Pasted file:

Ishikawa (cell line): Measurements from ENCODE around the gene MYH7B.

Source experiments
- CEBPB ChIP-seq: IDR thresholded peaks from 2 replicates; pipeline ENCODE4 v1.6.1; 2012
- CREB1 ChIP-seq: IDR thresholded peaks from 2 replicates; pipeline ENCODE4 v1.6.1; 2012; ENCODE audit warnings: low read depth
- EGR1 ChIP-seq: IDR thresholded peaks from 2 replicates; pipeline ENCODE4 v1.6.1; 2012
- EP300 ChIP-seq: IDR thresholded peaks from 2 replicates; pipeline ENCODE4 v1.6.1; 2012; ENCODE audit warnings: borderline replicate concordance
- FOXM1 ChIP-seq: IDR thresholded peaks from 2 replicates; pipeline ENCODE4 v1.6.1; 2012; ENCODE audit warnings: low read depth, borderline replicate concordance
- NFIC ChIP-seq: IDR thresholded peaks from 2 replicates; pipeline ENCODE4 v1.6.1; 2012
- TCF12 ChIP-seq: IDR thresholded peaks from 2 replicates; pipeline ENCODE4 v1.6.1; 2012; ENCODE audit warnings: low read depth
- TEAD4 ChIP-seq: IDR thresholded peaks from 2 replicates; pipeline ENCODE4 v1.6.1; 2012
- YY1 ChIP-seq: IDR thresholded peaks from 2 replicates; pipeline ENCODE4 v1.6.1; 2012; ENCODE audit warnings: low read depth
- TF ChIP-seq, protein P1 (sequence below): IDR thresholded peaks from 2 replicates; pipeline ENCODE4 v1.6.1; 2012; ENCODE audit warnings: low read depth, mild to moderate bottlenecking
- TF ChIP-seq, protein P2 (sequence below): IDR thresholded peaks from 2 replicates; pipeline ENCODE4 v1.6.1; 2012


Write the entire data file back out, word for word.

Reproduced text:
Ishikawa (cell line): Measurements from ENCODE around the gene MYH7B.

Source experiments
- CEBPB ChIP-seq: IDR thresholded peaks from 2 replicates; pipeline ENCODE4 v1.6.1; 2012
- CREB1 ChIP-seq: IDR thresholded peaks from 2 replicates; pipeline ENCODE4 v1.6.1; 2012; ENCODE audit warnings: low read depth
- EGR1 ChIP-seq: IDR thresholded peaks from 2 replicates; pipeline ENCODE4 v1.6.1; 2012
- EP300 ChIP-seq: IDR thresholded peaks from 2 replicates; pipeline ENCODE4 v1.6.1; 2012; ENCODE audit warnings: borderline replicate concordance
- FOXM1 ChIP-seq: IDR thresholded peaks from 2 replicates; pipeline ENCODE4 v1.6.1; 2012; ENCODE audit warnings: low read depth, borderline replicate concordance
- NFIC ChIP-seq: IDR thresholded peaks from 2 replicates; pipeline ENCODE4 v1.6.1; 2012
- TCF12 ChIP-seq: IDR thresholded peaks from 2 replicates; pipeline ENCODE4 v1.6.1; 2012; ENCODE audit warnings: low read depth
- TEAD4 ChIP-seq: IDR thresholded peaks from 2 replicates; pipeline ENCODE4 v1.6.1; 2012
- YY1 ChIP-seq: IDR thresholded peaks from 2 replicates; pipeline ENCODE4 v1.6.1; 2012; ENCODE audit warnings: low read depth
- TF ChIP-seq, protein P1 (sequence below): IDR thresholded peaks from 2 replicates; pipeline ENCODE4 v1.6.1; 2012; ENCODE audit warnings: low read depth, mild to moderate bottlenecking
- TF ChIP-seq, protein P2 (sequence below): IDR thresholded peaks from 2 replicates; pipeline ENCODE4 v1.6.1; 2012